Isometric exercises place tension on particular muscles without moving the surrounding joints. By applying constant tension to the muscles, isometric exercises can be useful for improving physical endurance and posture by strengthening and stabilizing the muscles.
There are two types of muscle contraction: isotonic and isometric. Isotonic contractions occur when muscles become shorter or longer against resistance, and tension remains the same. Isometric contractions occur when tension increases but the muscle remains at a constant length.
Many strength building exercises involve concentric or eccentric movements, which are both isotonic contractions. Concentric movements cause the muscle to shorten, and eccentric movements lengthen the muscle.
Isometric exercises do not involve the muscles shortening or lengthening. During isometric exercises, the joints are still, and the muscles do not change shape or size. People will typically hold the isometric contraction for several seconds or minutes.
Some isometric exercises develop tension by holding the body in a certain position, while others may involve holding weights. Holding the muscle contraction allows the muscle tissue to fill with blood and create metabolic stress on the muscle. This can help improve strength and endurance.
An advantage of isometric exercises is that they are fairly easy to perform, usually do not require any equipment, and are easily incorporable into many weight lifting exercises.
Benefits of isometric exercises
Many exercise regimens will include some isometric movements, along with more dynamic exercises.
Some benefits of isometric exercises may include:
- They are useful exercises for activating many muscle fibers at once.
- They require less practice to perform exercises with good form compared with some dynamic movements, such as squats.
- They are suitable for people with an injury or medical condition that restricts movement. For example, a 2012 study found that isometric exercises are suitable for people with osteoarthritis.
- Some research suggests that isometric exercise training may be an effective way to lower blood pressure.
- According to a 2015 study, these exercises can improve muscle stability and the ability to hold weight over longer periods.
- Some research suggests that isometric exercises may help with pain relief for lower back pain, knee osteoarthritis, and neck pain.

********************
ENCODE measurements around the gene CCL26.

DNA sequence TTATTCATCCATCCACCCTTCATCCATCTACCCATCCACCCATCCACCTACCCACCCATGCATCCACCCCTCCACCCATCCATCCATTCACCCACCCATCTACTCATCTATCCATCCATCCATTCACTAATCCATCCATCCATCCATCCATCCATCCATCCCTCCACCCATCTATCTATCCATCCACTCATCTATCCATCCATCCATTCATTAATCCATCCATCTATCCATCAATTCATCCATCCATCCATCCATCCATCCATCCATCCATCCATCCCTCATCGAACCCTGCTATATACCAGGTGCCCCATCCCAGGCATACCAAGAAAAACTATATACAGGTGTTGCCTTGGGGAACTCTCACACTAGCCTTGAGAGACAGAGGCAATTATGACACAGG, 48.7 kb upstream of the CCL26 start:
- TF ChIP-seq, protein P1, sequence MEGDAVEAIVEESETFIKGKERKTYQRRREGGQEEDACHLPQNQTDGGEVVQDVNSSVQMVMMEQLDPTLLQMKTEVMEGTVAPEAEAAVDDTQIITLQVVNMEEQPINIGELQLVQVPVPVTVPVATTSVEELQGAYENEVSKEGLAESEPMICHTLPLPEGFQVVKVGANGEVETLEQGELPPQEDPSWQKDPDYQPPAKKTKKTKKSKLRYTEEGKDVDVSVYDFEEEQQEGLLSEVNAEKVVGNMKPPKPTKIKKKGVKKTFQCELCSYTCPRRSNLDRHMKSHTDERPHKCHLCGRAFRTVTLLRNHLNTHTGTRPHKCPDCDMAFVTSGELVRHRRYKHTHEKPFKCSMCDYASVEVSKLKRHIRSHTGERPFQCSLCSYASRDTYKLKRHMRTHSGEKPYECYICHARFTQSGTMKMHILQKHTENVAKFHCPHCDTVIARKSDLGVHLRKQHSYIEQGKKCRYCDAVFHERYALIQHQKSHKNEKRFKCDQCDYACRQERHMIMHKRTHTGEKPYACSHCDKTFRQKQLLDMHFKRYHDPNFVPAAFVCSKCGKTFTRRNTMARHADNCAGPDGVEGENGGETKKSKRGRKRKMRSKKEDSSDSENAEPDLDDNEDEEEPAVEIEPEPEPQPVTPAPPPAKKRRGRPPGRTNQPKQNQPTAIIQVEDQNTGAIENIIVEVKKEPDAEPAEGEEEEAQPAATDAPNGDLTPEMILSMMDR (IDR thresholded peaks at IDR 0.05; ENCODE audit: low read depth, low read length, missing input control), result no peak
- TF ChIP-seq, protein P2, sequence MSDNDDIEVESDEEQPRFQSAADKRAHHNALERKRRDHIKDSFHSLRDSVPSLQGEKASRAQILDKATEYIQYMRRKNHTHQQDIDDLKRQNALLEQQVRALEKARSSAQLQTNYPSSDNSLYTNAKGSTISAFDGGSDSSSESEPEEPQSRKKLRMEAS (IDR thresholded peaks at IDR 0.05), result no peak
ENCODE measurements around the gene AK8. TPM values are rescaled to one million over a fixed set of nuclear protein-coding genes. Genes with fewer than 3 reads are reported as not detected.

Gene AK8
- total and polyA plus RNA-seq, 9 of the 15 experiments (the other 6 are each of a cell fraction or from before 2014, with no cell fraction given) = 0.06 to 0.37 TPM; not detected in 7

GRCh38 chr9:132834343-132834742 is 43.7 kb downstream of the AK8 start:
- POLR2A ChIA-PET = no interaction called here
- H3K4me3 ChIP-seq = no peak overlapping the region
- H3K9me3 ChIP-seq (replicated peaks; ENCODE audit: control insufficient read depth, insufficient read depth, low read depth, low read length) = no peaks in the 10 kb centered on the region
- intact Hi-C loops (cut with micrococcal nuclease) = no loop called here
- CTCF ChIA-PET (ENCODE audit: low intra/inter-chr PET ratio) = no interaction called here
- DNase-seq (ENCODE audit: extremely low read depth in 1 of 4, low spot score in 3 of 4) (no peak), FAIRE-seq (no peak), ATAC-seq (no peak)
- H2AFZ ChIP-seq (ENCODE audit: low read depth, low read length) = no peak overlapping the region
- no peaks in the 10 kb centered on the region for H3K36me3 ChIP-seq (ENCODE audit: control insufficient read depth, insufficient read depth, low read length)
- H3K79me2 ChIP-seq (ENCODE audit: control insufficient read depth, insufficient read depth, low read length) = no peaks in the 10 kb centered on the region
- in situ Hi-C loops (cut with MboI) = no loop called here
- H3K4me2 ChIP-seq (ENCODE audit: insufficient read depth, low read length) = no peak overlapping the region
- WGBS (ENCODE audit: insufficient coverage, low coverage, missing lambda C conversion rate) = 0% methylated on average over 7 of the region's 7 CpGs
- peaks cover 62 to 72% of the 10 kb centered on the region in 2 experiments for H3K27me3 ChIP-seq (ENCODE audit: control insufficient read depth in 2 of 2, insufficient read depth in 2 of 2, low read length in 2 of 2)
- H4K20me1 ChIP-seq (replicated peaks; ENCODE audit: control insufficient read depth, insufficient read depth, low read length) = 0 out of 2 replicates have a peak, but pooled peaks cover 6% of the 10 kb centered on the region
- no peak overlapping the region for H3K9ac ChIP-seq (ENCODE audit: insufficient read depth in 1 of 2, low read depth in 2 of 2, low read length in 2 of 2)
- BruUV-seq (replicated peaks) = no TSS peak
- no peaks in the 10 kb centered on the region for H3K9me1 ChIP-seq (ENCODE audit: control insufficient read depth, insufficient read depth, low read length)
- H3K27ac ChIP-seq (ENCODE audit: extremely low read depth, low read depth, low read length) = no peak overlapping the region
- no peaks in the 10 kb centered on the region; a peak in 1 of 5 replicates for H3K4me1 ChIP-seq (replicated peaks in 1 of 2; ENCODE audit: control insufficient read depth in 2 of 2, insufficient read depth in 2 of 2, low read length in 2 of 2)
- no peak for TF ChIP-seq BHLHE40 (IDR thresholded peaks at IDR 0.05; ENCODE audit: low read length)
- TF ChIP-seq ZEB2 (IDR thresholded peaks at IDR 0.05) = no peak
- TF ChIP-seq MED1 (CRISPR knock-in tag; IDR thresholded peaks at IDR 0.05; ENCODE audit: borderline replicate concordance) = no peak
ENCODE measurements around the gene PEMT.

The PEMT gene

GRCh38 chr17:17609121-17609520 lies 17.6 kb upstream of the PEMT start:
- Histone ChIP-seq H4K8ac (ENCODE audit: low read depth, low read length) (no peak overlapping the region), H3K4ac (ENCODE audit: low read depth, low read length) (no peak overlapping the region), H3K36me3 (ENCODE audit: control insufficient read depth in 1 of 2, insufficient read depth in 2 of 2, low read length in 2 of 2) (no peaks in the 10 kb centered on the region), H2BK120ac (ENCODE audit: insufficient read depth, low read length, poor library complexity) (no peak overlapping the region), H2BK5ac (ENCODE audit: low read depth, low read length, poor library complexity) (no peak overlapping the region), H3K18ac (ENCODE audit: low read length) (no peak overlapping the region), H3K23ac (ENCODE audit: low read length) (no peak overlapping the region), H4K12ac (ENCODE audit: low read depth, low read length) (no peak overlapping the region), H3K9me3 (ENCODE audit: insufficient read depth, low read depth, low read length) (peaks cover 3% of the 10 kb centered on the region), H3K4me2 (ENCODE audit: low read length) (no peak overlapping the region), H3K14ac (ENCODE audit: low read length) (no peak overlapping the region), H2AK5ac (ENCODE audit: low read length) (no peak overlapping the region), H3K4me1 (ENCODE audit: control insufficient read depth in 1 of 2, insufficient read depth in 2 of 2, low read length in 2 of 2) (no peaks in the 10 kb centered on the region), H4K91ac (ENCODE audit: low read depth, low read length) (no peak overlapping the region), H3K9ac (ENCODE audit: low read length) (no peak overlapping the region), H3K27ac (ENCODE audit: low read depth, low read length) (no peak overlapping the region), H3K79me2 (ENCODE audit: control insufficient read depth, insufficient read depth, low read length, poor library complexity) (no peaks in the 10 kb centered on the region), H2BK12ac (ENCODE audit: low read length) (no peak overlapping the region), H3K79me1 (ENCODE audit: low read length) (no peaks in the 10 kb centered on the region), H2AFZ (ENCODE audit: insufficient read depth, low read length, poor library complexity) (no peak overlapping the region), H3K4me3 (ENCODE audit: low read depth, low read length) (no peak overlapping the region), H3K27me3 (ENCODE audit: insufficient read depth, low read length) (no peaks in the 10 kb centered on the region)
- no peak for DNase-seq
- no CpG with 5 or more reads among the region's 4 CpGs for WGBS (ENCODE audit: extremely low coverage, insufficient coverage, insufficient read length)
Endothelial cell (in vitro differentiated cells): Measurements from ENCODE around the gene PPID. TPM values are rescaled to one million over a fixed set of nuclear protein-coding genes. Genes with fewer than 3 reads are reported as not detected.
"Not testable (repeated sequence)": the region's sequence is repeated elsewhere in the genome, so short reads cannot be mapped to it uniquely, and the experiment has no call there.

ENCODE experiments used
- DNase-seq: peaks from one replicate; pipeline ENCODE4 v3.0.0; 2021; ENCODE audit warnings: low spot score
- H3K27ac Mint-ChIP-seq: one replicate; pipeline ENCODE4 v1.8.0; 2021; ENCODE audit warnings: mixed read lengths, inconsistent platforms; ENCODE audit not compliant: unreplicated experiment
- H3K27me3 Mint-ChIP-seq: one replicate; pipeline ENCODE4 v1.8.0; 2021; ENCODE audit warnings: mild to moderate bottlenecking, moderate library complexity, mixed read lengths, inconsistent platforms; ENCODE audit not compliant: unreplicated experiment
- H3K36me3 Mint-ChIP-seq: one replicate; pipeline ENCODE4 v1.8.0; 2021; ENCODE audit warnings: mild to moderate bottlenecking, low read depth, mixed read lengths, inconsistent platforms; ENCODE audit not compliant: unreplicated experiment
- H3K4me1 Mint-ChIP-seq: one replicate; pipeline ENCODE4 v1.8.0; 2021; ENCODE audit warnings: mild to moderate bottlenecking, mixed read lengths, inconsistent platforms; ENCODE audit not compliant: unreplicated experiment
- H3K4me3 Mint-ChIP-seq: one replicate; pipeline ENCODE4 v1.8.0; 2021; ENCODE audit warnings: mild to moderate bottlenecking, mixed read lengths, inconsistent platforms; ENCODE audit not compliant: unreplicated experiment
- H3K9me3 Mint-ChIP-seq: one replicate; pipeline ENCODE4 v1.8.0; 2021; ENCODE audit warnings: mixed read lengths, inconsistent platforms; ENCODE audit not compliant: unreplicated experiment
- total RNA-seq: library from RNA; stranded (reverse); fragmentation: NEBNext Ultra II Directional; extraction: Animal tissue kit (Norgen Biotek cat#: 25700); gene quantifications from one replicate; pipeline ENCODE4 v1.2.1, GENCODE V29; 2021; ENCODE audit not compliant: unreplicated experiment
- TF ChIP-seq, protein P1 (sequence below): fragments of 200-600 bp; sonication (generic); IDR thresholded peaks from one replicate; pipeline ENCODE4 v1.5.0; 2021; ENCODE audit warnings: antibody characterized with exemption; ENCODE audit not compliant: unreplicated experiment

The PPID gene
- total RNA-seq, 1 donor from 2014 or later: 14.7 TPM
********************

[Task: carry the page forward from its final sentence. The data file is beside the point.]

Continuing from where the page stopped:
Risks of isometric exercises
In general, isometric exercises are less intense for major muscle groups than many dynamic movements. However, although they can be safer, isometric exercises may still cause or worsen existing injuries.
Performing isometric exercises with poor form can also lead to injury. For example, performing a plank without proper form can increase tension in the lower back, potentially leading to an injury.
If a person notices any pain or discomfort while performing an isometric exercise, they should stop immediately.
Examples of isometric exercises and how to do them
There are many types of isometric exercise, and each targets different muscle groups. Some common isometric exercises include:
Performing plank exercises is an effective way of strengthening the core muscles. To perform a plank:
- Start in a pressup position.
- Bend the elbows so that the forearms are flat on the ground.
- Hold the body in a straight line, with the forearms underneath the shoulders, keeping the core muscles tight.
- Start with holding this position for 10 seconds, and build up over time.
The wall sit is a simple exercise for improving muscle endurance in the thighs without straining the lower back muscles. To perform a wall sit:
- Stand around 2 feet in front of a wall, with the feet shoulder-width apart.
- Slowly lower the body into a sitting position so that the back rests flat against the wall.
- Bend the knees to a 90-degree angle as if sitting on a chair, keeping tension in the core.
- Hold this position for as long as possible.
The glute bridge exercise targets the gluteal muscles behind the quadriceps. To perform a glute bridge:
- Lie on the back with the knees bent upward so that the feet are planted flat on the floor. Extend the arms and face the palms upward.
- Engage the core muscles and lift the hips away from the ground until the torso is a straight line, using the arms for stability.
- Hold this position while keeping the core muscles active.
The dead hang will work the upper body, particularly the shoulders. To perform this exercise:
- Grab a pullup bar with the hands shoulder-width apart.
- Cross the feet and lift them back off the ground so that the body is hanging in the air.
- Hold this position for as long as possible.
This exercise is a variation of the traditional squat that builds endurance in the leg muscles. To perform this exercise:
- Stand with feet at least shoulder-width apart.
- Slowly bend the knees, push the hips backward, and lower into a squat position.
- At the bottom of the movement, move the arms forward to aid balance.
- Hold this position.
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